Bluefield Daily Telegraph, Bluefield, WV

Local News

January 16, 2014

Legislators look at possibility of new campground

BLUEWELL — Legislators representing Mercer and McDowell Counties say they support the idea of seeing whether a campground at Pinnacle Rock State Park is feasible, but add that finding the money for a study would be the next step.

Since May 2012, all-terrain vehicle enthusiasts have been coming to Mercer County and riding the Pocahontas Trail, a new branch of the Hatfield-McCoy ATV trail system running through southern West Virginia. Entrepreneurs have responded to this new traffic by opening resorts, offering apartments as accommodations, and opening restaurants. Local business people believe creating more lodging could let the county tap more deeply into tourism revenue.

Skip Crane, a Bluewell businessperson, said he constantly sees ATV riders coming through his community. Executive Director Marie Blackwell of the Convention and Visitors Bureau of Mercer County, local leader Beverly Wellman, and Editor Samantha Perry of the Bluefield Daily Telegraph discussed the possibility of bringing a campground to Pinnacle Rock State Park.

The state park is near the Pocahontas Trailhead at the town of Bramwell, which has also benefited, like Bluewell, from an influx of tourists.

Local delegates and state senators contacted Wednesday by the Daily Telegraph supported a study to see whether a Pinnacle Rock campground was feasible.

“I think the state currently has staff on board to conduct that type of study, that kind of assessment,” said Delegate Clif Moore, D-McDowell.

A similar study was done several years ago at Berwind Lake near the town of War, Moore said. The state Department of Natural Resources and the state Parks Department could have the experts needed to see if a Pinnacle Rock campground was possible. Moore added that he planned Wednesday to contact both departments about the idea, and thought the cost could be minimal.

“I don’t think it’s going to take extra dough,” he said. “I think it’s just a matter of time and getting the right people to look at it.”

One factor the study would have to address is whether there would be enough traffic to justify constructing a campground, Moore said.

“Sometimes we don’t get things done in southern West Virginia because we don’t ask, and we don’t ask the right people,” he added.

Delegate Marty Gearheart, R-Mercer, stated he would support the idea of finding funding for a feasibility study. The campground would have to be self supporting.

“It would be a great thing to do if we could make it revenue positive,” he said. “If the feasibility study is positive, I would be very supportive of doing it.”

Legislators would need to learn more about the campground idea, but would be in favor of looking into it, said Delegate Joe Ellington, R-Mercer. One challenge is finding the money at a time when the state is looking for ways to cut spending.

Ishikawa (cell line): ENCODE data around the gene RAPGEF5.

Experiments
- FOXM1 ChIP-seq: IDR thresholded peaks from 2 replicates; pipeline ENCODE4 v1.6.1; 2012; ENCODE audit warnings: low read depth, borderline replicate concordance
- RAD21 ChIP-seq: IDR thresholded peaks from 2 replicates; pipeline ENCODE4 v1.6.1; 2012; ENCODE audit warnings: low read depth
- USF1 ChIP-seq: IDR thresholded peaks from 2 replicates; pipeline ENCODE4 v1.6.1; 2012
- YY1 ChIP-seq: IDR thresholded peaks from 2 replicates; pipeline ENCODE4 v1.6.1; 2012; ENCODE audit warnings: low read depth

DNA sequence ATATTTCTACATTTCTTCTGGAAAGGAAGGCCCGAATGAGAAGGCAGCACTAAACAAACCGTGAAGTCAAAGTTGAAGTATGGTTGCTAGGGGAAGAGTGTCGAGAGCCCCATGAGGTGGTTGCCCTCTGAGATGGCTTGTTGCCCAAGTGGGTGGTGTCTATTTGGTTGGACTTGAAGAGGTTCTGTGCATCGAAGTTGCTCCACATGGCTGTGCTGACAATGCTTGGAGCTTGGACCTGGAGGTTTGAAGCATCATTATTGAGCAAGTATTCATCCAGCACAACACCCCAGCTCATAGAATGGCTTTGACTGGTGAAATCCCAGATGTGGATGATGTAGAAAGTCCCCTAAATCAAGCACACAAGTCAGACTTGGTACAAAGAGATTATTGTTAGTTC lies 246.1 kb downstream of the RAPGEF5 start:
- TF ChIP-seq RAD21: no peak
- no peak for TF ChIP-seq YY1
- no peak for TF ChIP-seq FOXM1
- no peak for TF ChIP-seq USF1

Ellington said the state sometimes has money available for economic development projects in the counties.

“I think it’s a terrific idea, and I would certainly be willing to work on it,” said Delegate John Shott, R-Mercer. “Skip mentioned it to me a few months ago, and I thought it sounded like a good idea then. I would want to do a little investigating in order to see what the park would have to do to accommodate something like that.”

If funding is not available at the state level, it may be found on the local level, Shott said.

“It doesn’t sound like it would take a lot of money,” Shott said. “We’ll certainly look into it.”

Sen. Bill Cole, R-Mercer, was also supportive of the campground idea.

“I think Skip has a phenomenal idea. Tourism, obviously, is incredibly important to our state,” Cole said. “The possibilities are virtually endless.”

Paying for a feasibility study could be a challenge with the present pressure on the state budget.

“The idea’s phenomenal, but the timing may not be best given the state of financial affairs right now,” Cole said.

Cole stated he would be happy to work with other legislators and see if an appropriate source of funding can be found. Finding local funding could be an option, too.

“It may be incumbent locally to come up with the money so we can make a good case for the state,” he said.

Sen. Truman Chafin, D-Mingo, said in a statement sent to the Daily Telegraph that he fully supported the project and had spoken with Beverly Wellman and others about making it a reality.

“As a member of the Senate Finance Committee, I, along with Senator Cole, will work on procuring the funds needed to accomplish this,” Chafin said. “While Gov. (Earl Ray) Tomblin was senate president, he and I did the initial funding of $500,000 for the Hatfield-McCoy Trail and we envisioned more West Virginia parks where people could stay. I believe more options on accommodations and food service are the keys to success and no better place than Pinnacle Rock State Park.”

— Contact Greg Jordan at

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